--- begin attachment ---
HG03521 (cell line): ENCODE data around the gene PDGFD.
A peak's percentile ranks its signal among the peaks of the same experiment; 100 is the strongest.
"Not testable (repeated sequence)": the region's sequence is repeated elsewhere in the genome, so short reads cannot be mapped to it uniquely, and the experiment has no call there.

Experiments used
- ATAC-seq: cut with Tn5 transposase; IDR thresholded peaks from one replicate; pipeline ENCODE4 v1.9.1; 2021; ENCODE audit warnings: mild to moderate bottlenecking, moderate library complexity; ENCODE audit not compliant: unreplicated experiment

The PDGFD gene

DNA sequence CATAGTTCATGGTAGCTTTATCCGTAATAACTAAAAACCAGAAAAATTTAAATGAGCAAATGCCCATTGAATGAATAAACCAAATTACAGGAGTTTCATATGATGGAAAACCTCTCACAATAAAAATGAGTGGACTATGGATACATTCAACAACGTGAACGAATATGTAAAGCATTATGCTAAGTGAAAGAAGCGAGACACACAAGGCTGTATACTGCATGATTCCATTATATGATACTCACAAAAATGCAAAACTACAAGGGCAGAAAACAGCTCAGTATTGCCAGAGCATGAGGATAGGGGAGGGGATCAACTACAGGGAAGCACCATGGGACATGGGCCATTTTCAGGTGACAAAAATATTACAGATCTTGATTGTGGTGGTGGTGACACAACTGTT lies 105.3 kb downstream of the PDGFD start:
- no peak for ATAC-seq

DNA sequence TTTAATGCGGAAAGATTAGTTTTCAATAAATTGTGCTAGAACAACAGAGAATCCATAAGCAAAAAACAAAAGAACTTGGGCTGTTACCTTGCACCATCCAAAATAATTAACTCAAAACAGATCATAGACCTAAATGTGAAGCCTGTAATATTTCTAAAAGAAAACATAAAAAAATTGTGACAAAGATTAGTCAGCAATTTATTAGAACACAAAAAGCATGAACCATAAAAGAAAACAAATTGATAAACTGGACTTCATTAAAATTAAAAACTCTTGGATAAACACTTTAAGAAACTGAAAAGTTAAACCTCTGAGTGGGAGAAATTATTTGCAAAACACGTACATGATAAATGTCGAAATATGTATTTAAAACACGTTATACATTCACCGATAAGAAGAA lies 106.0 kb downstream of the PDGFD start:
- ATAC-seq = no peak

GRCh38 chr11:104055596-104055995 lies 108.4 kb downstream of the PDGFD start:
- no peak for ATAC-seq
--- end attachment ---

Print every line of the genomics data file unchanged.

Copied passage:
HG03521 (cell line): ENCODE data around the gene PDGFD.
A peak's percentile ranks its signal among the peaks of the same experiment; 100 is the strongest.
"Not testable (repeated sequence)": the region's sequence is repeated elsewhere in the genome, so short reads cannot be mapped to it uniquely, and the experiment has no call there.

Experiments used
- ATAC-seq: cut with Tn5 transposase; IDR thresholded peaks from one replicate; pipeline ENCODE4 v1.9.1; 2021; ENCODE audit warnings: mild to moderate bottlenecking, moderate library complexity; ENCODE audit not compliant: unreplicated experiment

The PDGFD gene

DNA sequence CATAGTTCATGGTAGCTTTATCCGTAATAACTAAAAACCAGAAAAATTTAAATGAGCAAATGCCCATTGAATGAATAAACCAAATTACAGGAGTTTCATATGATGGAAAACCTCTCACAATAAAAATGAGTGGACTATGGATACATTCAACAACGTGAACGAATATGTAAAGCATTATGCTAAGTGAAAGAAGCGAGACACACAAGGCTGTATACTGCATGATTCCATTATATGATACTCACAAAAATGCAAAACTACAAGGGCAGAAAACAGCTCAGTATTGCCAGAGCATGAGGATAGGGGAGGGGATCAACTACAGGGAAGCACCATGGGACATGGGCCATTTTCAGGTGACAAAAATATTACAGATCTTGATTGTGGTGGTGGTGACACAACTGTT lies 105.3 kb downstream of the PDGFD start:
- no peak for ATAC-seq

DNA sequence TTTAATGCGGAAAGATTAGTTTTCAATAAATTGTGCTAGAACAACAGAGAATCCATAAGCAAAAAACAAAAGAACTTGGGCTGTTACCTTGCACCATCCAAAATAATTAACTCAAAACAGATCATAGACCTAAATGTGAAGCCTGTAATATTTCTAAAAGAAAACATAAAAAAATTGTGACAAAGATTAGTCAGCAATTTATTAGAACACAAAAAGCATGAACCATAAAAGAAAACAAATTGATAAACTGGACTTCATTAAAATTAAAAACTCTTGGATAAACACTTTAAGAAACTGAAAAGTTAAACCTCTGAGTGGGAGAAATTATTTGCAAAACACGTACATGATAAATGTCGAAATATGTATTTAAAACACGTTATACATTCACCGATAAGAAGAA lies 106.0 kb downstream of the PDGFD start:
- ATAC-seq = no peak

GRCh38 chr11:104055596-104055995 lies 108.4 kb downstream of the PDGFD start:
- no peak for ATAC-seq